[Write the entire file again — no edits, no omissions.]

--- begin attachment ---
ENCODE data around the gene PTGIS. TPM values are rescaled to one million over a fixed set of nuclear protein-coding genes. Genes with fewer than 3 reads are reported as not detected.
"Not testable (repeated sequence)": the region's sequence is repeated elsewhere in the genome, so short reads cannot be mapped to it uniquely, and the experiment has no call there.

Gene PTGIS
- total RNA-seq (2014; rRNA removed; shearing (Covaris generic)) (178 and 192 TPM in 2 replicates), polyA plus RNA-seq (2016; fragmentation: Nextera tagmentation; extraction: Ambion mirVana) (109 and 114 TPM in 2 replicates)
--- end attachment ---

ENCODE data around the gene PTGIS. TPM values are rescaled to one million over a fixed set of nuclear protein-coding genes. Genes with fewer than 3 reads are reported as not detected.
"Not testable (repeated sequence)": the region's sequence is repeated elsewhere in the genome, so short reads cannot be mapped to it uniquely, and the experiment has no call there.

Gene PTGIS
- total RNA-seq (2014; rRNA removed; shearing (Covaris generic)) (178 and 192 TPM in 2 replicates), polyA plus RNA-seq (2016; fragmentation: Nextera tagmentation; extraction: Ambion mirVana) (109 and 114 TPM in 2 replicates)